In an article in The Sociological Review, a number of British academics characterised these comments, and others like them, as inseparable from a reactionary campaign against transgender and non-binary rights, and it is true that the doctrine of ‘my enemy’s enemy’ will mean that any criticism of queer/radical gender theory will be taken up and weaponised by those whose opposition to ‘transgenderism’ is fuelled by simple prejudice. But to assume that criticisms such as Moore’s are therefore channelling such prejudice is obviously a non sequitur that serves to stifle genuine debate, precisely in the way that the Right often claims. Moreover, it stifles debate about precisely the thing we need to be debating as we move deeper into the techno-scientific era—namely, the ontological status of the human being/animal in a society that invites us to regard ourselves as in some sense above, or remote from, nature. Reading the criticisms of Moore and Rowling, and many other commentators besides, one has the sense that biological sex (or, more usually, ‘biological sex’) is regarded as, at best, a red herring, and, at worst, a Trojan horse from which, when night falls, the forces of reaction will emerge and set about their bloody business. But of course for certain traditions within feminism, and also for the wider material Left into which those feminist traditions were marbled, the issue of whether there is a physical ‘nature’ that is prior to and influential on cultural meanings or ‘scripts’ is one of foundational importance.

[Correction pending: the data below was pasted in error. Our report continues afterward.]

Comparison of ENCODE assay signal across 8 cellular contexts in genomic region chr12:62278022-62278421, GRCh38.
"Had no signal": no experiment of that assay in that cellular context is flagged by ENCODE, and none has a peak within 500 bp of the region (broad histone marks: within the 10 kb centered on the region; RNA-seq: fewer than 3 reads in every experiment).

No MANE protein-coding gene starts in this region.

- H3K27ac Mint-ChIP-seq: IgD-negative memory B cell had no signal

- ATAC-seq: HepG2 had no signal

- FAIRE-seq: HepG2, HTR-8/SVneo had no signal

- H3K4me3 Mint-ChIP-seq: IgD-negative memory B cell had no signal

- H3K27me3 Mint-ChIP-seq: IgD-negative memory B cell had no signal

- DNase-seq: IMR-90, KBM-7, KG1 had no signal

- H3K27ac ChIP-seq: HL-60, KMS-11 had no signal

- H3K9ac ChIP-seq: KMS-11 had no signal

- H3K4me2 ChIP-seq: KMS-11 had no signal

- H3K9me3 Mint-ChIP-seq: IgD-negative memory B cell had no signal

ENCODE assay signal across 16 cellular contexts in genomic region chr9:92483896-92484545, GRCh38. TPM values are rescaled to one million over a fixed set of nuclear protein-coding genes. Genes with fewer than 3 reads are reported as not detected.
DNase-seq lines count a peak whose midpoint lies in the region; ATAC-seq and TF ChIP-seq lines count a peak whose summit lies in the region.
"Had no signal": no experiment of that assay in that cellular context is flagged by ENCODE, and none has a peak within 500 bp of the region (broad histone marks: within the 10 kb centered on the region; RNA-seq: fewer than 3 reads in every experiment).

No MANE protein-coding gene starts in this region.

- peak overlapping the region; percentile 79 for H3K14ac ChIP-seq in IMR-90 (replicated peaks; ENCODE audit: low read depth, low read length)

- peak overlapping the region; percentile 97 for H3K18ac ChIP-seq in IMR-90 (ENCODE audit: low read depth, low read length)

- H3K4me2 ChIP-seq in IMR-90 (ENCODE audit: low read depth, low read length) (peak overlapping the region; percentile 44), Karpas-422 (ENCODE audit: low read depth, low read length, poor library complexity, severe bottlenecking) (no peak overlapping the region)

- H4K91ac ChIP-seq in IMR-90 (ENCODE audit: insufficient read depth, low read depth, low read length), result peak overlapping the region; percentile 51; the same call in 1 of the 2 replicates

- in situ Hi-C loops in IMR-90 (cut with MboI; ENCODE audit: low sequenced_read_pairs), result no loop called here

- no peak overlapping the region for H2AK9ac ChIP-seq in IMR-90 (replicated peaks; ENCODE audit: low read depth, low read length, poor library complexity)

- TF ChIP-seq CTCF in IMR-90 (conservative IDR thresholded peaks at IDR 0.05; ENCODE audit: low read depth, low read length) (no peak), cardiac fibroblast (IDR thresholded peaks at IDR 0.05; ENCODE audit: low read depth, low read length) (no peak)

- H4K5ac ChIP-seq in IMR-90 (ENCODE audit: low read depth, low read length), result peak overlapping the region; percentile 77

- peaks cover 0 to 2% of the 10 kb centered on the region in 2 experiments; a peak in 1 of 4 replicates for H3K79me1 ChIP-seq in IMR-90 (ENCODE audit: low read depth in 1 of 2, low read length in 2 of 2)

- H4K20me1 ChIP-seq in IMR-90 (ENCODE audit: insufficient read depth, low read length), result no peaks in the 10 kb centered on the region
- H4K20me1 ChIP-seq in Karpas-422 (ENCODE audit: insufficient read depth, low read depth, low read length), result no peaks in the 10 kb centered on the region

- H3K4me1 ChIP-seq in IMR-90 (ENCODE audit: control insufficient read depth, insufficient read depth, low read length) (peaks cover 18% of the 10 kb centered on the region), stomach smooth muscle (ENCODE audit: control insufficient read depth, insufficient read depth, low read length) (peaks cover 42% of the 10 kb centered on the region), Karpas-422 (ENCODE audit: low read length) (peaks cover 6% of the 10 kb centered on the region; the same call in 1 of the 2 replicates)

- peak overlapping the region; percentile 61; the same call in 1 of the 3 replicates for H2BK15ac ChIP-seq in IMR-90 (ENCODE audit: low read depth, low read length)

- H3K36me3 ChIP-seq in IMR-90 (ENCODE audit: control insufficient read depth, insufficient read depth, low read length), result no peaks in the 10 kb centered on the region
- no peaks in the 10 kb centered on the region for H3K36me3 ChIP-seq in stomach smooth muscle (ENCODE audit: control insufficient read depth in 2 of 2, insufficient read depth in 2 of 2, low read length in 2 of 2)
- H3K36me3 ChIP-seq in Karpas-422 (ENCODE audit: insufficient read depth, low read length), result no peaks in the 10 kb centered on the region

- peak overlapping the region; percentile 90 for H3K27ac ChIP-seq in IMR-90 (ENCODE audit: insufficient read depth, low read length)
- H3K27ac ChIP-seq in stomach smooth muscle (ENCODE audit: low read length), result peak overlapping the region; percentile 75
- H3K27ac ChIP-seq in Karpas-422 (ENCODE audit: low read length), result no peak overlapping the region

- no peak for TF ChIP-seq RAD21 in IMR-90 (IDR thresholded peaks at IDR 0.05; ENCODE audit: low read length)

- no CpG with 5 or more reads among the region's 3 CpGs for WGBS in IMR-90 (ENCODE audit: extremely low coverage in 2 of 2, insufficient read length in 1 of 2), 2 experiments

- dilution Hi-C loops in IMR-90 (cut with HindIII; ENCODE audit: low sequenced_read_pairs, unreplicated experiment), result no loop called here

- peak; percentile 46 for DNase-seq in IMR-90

As Arena’s Simon Cooper has noted, in a piece on the fallout from Germaine Greer’s comments on the status of transgender women, ‘it’s one thing to distinguish between sex and gender; it’s quite another thing to say embodiment and biology float free of history and culture, subject to the needs of identity’. Greer has suggested, with characteristic indelicacy, that she doesn’t ‘believe a woman is a man without a cock’ and that ‘If you didn’t find your pants full of blood when you were 13, there’s something important about being a woman you don’t know’—comments that have earned her a severe dressing-down in some sections of the mainstream press. Nevertheless, and as Cooper suggests, we should look past Greer’s off-colour flourishes to her invocation of those ‘markers of embodiment’ that are, for her, inseparable from the experience of being a woman. As he puts it: